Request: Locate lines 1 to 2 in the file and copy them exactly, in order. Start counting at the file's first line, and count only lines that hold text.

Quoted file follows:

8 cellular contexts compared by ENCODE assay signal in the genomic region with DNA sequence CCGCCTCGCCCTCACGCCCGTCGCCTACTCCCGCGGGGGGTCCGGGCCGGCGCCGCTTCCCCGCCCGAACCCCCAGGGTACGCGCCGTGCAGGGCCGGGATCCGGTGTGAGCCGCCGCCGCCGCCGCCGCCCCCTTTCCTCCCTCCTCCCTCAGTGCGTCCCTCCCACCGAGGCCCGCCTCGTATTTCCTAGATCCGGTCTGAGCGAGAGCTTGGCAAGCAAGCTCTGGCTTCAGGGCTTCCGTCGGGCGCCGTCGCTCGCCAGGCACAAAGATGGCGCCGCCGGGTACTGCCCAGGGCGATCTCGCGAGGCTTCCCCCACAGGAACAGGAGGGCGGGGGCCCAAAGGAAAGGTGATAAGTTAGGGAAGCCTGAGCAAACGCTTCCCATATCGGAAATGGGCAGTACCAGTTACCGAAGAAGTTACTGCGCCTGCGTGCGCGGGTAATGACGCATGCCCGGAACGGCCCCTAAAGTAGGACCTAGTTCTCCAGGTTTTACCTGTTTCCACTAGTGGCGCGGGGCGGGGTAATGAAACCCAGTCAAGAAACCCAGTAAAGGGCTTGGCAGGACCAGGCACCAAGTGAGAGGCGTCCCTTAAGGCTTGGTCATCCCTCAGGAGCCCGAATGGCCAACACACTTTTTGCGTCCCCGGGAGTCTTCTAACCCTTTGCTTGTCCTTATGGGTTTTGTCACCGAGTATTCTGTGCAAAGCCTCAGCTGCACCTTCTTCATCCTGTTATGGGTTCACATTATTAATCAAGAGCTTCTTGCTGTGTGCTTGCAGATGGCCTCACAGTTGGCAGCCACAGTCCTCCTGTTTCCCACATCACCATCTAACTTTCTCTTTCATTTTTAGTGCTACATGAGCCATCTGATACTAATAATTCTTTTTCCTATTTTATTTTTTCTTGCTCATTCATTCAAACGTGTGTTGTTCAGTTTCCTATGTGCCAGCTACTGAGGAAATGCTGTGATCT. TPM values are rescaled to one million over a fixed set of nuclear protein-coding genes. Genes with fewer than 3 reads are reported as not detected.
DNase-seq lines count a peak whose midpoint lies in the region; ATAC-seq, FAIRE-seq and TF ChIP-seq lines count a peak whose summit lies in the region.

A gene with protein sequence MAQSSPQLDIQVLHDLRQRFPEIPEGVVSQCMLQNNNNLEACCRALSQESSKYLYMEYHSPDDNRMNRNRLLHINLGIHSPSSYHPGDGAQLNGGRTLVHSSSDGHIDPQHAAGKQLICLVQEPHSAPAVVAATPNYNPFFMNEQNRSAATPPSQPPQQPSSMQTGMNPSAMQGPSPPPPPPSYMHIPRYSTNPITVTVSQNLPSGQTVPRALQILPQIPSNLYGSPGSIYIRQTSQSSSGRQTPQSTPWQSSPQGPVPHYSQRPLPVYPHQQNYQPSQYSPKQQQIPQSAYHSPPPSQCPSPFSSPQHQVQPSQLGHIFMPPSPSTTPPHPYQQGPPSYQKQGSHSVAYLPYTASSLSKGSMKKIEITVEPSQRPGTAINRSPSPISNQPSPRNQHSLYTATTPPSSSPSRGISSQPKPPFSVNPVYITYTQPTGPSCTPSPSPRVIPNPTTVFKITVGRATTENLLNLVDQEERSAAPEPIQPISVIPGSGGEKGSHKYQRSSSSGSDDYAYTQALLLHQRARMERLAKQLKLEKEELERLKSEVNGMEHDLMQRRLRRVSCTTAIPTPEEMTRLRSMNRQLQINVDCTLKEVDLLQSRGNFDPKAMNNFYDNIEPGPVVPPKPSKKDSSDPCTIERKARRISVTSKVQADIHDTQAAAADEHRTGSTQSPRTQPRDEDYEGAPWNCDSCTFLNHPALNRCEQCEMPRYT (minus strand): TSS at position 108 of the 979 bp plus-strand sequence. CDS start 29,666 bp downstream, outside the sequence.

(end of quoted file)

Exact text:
8 cellular contexts compared by ENCODE assay signal in the genomic region with DNA sequence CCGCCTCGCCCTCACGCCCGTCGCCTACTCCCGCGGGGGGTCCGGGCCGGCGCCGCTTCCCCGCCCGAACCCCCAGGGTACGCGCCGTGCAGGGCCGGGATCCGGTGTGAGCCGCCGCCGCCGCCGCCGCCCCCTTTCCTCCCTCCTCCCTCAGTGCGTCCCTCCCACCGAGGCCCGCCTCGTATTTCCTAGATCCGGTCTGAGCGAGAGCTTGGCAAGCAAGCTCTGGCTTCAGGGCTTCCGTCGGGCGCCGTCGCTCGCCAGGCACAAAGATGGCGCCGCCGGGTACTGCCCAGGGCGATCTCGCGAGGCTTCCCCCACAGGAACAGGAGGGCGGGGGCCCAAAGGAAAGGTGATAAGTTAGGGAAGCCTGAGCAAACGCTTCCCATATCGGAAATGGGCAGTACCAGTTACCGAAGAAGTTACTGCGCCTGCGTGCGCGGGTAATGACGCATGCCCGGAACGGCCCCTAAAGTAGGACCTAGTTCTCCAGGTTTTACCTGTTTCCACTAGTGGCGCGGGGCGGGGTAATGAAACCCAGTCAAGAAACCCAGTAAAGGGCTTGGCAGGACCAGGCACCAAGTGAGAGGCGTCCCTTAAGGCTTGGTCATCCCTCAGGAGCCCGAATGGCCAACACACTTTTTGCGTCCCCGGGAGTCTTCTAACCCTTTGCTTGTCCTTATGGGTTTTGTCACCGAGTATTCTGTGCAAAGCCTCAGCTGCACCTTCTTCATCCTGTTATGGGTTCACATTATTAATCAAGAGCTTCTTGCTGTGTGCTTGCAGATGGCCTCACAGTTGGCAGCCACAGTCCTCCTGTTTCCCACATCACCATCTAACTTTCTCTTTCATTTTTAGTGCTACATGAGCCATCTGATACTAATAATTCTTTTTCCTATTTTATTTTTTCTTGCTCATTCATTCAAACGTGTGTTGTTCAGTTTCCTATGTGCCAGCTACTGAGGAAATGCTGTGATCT. TPM values are rescaled to one million over a fixed set of nuclear protein-coding genes. Genes with fewer than 3 reads are reported as not detected.
DNase-seq lines count a peak whose midpoint lies in the region; ATAC-seq, FAIRE-seq and TF ChIP-seq lines count a peak whose summit lies in the region.